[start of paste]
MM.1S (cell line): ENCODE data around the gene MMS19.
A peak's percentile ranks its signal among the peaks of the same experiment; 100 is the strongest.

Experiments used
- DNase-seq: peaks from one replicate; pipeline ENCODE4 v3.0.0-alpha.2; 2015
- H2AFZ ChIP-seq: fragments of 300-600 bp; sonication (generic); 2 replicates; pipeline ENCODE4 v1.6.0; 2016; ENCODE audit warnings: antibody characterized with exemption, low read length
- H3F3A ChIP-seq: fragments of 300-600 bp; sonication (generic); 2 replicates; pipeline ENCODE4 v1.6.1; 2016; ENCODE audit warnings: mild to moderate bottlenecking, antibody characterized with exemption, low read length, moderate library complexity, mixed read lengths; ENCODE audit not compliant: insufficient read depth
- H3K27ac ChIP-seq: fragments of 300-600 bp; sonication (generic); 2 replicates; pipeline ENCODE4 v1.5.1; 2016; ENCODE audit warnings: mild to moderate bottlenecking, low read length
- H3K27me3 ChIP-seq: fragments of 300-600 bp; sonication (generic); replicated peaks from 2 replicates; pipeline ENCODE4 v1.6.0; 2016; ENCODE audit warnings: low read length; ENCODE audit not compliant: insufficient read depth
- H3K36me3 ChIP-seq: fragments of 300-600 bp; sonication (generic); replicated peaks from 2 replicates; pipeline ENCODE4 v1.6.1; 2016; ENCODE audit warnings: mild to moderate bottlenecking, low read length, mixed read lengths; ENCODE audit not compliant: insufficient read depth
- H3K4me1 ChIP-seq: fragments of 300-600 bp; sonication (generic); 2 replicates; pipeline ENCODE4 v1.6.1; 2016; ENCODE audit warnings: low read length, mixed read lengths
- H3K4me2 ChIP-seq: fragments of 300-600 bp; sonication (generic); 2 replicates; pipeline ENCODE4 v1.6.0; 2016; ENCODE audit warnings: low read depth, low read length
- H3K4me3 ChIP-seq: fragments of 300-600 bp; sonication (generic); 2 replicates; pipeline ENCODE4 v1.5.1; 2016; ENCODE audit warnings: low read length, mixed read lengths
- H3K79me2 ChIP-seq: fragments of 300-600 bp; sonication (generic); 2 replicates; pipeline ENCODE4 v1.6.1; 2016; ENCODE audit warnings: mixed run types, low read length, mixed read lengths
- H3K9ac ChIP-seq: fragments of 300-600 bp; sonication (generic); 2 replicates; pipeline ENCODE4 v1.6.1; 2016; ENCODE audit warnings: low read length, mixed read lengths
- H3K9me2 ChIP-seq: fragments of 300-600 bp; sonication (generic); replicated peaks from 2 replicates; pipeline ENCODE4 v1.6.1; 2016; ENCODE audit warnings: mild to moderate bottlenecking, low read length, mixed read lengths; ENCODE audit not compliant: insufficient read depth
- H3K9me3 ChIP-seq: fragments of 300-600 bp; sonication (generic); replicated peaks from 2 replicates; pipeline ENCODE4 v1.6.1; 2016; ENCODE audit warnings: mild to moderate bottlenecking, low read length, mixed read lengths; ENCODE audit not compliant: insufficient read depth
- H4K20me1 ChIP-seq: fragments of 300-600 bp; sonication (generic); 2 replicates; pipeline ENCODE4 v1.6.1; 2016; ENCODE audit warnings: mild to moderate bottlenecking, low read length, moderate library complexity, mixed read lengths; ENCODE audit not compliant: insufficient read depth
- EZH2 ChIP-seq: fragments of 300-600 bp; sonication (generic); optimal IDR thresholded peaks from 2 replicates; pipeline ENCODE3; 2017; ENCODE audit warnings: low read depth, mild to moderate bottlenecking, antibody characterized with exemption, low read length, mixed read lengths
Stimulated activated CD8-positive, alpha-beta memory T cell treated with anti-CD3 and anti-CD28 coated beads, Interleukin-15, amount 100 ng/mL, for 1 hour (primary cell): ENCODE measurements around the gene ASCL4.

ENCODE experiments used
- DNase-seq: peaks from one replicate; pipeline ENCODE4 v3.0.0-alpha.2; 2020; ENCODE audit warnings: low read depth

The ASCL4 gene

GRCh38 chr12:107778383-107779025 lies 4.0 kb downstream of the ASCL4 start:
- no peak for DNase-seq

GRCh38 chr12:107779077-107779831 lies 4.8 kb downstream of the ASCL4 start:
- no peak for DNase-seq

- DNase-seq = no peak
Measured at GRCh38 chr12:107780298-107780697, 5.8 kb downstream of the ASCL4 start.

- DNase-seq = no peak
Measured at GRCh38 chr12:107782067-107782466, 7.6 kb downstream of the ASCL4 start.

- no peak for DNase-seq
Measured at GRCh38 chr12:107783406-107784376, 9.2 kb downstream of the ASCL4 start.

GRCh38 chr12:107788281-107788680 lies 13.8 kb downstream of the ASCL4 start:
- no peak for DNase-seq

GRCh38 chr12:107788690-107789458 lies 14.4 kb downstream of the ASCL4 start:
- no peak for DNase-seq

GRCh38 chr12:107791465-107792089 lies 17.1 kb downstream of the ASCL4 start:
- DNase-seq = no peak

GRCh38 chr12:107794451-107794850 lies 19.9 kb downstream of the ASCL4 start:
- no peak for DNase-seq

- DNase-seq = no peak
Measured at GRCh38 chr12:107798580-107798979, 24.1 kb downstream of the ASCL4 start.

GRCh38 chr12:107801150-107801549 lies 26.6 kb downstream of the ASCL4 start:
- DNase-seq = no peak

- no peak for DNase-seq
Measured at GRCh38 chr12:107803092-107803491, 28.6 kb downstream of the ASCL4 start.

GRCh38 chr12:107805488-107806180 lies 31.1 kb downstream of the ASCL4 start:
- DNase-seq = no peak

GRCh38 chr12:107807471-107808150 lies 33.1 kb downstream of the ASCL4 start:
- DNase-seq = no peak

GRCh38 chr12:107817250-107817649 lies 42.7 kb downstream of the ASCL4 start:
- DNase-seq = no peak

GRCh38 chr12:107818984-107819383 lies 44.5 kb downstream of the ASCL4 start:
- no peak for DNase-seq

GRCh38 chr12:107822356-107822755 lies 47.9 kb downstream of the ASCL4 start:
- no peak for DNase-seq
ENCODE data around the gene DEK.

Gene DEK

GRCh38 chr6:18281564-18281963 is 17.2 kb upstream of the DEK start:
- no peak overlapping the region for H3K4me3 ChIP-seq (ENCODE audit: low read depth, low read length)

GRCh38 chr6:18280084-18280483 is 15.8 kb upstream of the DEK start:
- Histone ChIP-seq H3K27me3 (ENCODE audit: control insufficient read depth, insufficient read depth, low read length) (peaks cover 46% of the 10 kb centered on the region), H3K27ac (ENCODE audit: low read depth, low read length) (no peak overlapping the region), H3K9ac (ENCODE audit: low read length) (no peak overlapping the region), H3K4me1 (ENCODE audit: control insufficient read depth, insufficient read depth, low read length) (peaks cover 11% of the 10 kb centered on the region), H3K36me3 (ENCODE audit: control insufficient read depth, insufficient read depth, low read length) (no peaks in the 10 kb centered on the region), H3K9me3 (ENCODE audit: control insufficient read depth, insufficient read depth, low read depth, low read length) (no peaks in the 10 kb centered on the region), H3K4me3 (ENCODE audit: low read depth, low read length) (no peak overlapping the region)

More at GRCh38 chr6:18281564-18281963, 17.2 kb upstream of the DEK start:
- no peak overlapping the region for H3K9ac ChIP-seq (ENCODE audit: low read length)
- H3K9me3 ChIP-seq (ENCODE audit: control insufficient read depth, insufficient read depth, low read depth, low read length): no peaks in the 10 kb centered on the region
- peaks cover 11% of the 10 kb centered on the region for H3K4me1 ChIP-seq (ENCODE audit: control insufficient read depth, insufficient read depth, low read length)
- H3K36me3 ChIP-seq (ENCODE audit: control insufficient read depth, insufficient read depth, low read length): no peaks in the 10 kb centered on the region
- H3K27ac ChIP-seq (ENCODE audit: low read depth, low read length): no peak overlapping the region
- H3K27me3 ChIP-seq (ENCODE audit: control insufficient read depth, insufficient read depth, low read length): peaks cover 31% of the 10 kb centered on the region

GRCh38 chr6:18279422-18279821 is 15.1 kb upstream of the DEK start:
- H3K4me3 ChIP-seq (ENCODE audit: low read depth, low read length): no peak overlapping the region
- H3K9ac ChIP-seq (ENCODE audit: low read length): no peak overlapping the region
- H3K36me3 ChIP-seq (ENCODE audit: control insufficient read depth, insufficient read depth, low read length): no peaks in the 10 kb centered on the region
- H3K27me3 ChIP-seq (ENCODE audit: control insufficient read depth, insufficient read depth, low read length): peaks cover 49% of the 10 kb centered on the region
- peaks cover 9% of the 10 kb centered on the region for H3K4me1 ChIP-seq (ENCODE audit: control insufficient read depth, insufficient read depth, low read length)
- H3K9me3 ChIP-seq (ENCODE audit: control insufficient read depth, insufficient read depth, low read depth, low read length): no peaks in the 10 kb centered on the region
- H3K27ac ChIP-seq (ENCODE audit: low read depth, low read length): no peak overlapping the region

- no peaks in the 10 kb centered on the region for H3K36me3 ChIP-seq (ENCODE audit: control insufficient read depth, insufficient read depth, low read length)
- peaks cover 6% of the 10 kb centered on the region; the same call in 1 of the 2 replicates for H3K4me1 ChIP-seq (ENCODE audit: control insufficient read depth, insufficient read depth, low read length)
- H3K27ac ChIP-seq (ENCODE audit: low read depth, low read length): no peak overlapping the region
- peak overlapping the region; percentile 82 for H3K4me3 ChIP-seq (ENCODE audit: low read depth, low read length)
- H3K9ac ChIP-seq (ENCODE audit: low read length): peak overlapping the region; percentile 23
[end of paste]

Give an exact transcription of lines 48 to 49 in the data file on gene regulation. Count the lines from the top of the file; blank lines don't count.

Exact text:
- DNase-seq = no peak

GRCh38 chr12:107807471-107808150 lies 33.1 kb downstream of the ASCL4 start: